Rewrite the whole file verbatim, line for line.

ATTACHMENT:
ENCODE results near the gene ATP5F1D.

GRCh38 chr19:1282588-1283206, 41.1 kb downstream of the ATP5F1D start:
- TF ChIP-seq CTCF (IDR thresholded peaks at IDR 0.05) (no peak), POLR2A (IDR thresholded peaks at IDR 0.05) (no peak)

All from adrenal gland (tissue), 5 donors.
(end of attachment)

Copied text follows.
ENCODE results near the gene ATP5F1D.

GRCh38 chr19:1282588-1283206, 41.1 kb downstream of the ATP5F1D start:
- TF ChIP-seq CTCF (IDR thresholded peaks at IDR 0.05) (no peak), POLR2A (IDR thresholded peaks at IDR 0.05) (no peak)

All from adrenal gland (tissue), 5 donors.